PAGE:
Boxwood: American vs. English
Boxwoods have been part of American landscapes since the mid-1600s and continue to be a landscape favorite. Widely used in formal and cottage gardens they are a clean, traditional shrub used for edging walkways, creating a hedge and even container gardens. Boxwoods have rich green year-round foliage and can be pruned in the winter to the desired size and shape.
There are two types of boxwoods: the American boxwood and the English boxwood. While they look similar there are several key differences.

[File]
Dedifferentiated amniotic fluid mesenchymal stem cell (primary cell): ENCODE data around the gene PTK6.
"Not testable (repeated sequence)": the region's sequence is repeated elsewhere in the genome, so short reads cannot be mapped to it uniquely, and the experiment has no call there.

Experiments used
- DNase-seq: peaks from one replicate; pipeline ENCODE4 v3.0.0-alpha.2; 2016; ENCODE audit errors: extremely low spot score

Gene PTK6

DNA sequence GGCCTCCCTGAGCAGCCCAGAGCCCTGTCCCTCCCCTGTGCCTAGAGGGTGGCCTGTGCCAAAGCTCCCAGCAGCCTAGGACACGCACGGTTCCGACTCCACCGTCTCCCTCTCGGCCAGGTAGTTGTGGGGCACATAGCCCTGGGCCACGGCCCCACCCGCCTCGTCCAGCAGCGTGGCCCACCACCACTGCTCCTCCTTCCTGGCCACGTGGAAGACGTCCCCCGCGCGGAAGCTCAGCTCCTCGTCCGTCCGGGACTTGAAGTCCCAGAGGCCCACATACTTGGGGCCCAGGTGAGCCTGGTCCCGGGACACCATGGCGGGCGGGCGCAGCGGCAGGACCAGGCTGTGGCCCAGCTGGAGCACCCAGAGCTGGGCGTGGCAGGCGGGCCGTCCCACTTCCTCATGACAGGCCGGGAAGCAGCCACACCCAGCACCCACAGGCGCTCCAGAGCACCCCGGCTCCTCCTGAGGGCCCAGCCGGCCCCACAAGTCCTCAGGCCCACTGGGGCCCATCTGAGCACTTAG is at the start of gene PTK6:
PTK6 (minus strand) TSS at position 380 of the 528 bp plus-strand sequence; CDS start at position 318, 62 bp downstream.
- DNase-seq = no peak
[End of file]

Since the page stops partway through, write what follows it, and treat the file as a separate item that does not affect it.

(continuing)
The more common boxwood that grows quickly with a bushy form if left unpruned. The leaves are longer ovals with very pointed tips. American boxwoods are ideal for creating a hedge or screen.
A much denser boxwood with small oval leaves with blunt tips. English boxwoods are compact and grow slowly in a more symmetrically so they hold their shape. This means less pruning!
Plant boxwoods in a location that receives full sun to partial sun. When planting, amend the native soil with a quality planting mix like Pike Planting Mix at a 50/50 ratio to break up our compact southeastern clay soil and help improve moisture retention.
If you are looking to match a boxwood that is currently in your landscape or a neighbors landscape snip off a branch and bring it to Pike Nurseries. Our garden experts will help you select the same variety.
See more articles about: Evergreen Shrubs